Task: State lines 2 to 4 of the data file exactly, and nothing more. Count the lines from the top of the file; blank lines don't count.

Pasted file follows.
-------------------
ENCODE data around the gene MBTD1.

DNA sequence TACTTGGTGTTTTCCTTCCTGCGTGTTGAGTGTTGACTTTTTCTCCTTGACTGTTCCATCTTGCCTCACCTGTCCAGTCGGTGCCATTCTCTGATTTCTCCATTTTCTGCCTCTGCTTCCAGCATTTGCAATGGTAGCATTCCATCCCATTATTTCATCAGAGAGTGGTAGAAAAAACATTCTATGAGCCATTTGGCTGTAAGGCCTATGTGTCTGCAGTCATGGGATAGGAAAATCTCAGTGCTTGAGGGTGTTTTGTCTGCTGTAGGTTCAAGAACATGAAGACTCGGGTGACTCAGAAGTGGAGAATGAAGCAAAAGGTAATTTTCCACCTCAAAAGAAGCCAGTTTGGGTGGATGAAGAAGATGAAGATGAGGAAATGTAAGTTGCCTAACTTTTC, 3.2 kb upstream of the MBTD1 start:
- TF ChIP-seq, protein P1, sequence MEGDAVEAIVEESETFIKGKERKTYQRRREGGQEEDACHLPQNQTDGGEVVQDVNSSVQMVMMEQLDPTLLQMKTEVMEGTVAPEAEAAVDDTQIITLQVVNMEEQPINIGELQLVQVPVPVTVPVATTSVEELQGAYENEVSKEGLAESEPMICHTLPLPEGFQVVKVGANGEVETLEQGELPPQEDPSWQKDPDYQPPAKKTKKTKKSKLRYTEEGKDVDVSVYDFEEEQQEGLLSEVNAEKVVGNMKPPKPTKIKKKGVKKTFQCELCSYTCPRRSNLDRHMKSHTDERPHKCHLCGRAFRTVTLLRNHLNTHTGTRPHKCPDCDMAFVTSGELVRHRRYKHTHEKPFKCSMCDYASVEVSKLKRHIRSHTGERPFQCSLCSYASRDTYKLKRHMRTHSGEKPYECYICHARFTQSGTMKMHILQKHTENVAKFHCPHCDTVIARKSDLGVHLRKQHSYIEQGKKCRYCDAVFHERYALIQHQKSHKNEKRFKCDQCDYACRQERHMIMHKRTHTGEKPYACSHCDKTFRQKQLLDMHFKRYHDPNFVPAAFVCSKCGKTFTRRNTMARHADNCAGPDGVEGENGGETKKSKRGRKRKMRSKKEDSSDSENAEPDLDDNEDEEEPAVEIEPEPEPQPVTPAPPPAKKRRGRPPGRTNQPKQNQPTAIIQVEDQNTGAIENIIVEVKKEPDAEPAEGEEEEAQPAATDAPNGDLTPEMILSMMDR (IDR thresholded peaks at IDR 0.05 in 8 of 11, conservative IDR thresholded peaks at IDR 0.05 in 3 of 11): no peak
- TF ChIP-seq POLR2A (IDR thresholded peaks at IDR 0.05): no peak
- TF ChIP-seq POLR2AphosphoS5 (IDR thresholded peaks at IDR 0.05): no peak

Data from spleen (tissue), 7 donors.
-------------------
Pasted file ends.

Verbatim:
DNA sequence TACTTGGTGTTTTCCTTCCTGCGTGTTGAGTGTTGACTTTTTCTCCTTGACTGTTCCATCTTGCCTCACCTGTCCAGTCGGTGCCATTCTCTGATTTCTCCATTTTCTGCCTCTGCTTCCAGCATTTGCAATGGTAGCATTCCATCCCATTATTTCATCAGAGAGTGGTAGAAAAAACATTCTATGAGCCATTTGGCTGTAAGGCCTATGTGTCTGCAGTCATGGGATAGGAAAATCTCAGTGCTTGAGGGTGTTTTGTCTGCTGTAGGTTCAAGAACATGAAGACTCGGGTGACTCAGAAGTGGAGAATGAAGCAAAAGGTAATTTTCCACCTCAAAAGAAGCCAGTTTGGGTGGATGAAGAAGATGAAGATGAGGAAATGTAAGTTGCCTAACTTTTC, 3.2 kb upstream of the MBTD1 start:
- TF ChIP-seq, protein P1, sequence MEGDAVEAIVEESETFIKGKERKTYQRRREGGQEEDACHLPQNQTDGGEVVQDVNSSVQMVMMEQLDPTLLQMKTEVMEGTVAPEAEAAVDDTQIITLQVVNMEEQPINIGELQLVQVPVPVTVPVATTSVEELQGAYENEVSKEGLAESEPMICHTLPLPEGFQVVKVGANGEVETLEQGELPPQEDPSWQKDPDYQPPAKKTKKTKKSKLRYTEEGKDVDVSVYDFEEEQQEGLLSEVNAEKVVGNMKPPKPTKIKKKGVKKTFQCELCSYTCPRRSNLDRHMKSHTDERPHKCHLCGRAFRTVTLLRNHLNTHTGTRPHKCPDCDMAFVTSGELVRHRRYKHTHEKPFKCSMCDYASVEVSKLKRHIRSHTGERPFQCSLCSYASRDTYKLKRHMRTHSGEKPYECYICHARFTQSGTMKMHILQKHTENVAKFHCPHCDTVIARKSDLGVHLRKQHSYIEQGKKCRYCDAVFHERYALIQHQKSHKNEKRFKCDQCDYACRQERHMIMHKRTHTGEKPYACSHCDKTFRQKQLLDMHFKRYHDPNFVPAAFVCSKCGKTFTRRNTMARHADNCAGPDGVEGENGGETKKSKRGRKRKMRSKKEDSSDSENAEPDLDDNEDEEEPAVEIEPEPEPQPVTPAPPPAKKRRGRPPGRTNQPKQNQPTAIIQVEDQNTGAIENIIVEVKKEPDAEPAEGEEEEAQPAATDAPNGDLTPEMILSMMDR (IDR thresholded peaks at IDR 0.05 in 8 of 11, conservative IDR thresholded peaks at IDR 0.05 in 3 of 11): no peak
- TF ChIP-seq POLR2A (IDR thresholded peaks at IDR 0.05): no peak